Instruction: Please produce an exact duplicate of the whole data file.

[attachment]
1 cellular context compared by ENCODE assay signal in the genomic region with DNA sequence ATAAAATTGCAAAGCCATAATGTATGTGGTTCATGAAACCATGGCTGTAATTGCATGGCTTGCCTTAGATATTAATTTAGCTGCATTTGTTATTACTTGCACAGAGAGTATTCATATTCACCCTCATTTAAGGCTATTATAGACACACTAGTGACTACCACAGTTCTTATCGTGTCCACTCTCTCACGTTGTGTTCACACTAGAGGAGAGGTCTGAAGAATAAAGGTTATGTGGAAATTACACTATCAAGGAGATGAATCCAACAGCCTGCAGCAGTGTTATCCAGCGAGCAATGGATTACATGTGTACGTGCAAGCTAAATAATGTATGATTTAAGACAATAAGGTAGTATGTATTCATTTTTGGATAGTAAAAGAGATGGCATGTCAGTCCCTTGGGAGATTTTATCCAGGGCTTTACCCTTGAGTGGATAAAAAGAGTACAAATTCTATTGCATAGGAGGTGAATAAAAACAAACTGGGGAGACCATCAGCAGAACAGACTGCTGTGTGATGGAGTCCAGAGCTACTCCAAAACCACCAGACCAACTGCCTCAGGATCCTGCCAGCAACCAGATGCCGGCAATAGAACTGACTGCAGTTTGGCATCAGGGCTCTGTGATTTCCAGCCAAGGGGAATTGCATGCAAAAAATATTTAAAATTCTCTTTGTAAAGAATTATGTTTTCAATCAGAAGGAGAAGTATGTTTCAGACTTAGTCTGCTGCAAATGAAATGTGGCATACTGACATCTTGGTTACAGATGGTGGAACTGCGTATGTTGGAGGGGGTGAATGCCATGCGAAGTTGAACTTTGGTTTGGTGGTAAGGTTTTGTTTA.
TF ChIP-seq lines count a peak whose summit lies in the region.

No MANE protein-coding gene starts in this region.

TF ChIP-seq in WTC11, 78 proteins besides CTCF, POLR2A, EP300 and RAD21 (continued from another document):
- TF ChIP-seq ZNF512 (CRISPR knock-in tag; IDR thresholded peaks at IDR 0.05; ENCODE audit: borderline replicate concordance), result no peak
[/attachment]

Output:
1 cellular context compared by ENCODE assay signal in the genomic region with DNA sequence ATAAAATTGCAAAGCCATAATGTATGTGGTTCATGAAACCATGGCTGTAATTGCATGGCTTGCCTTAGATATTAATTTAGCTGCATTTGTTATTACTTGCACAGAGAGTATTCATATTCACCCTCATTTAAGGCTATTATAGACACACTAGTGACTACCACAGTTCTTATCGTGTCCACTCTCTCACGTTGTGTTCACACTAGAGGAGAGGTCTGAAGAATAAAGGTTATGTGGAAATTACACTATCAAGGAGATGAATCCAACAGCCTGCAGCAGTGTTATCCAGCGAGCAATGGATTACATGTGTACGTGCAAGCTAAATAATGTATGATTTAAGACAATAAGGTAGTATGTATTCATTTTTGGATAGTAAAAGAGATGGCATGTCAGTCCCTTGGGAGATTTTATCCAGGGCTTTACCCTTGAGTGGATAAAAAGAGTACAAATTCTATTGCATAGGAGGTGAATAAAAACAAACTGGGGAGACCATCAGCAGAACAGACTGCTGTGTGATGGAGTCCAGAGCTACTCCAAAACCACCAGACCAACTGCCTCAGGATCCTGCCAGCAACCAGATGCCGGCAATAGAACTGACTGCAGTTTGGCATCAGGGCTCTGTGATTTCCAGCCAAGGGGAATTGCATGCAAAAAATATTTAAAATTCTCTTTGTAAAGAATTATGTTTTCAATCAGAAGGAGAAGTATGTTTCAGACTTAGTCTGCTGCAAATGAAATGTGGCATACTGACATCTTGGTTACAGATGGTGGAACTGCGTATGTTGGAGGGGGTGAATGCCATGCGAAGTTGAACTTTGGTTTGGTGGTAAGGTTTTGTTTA.
TF ChIP-seq lines count a peak whose summit lies in the region.

No MANE protein-coding gene starts in this region.

TF ChIP-seq in WTC11, 78 proteins besides CTCF, POLR2A, EP300 and RAD21 (continued from another document):
- TF ChIP-seq ZNF512 (CRISPR knock-in tag; IDR thresholded peaks at IDR 0.05; ENCODE audit: borderline replicate concordance), result no peak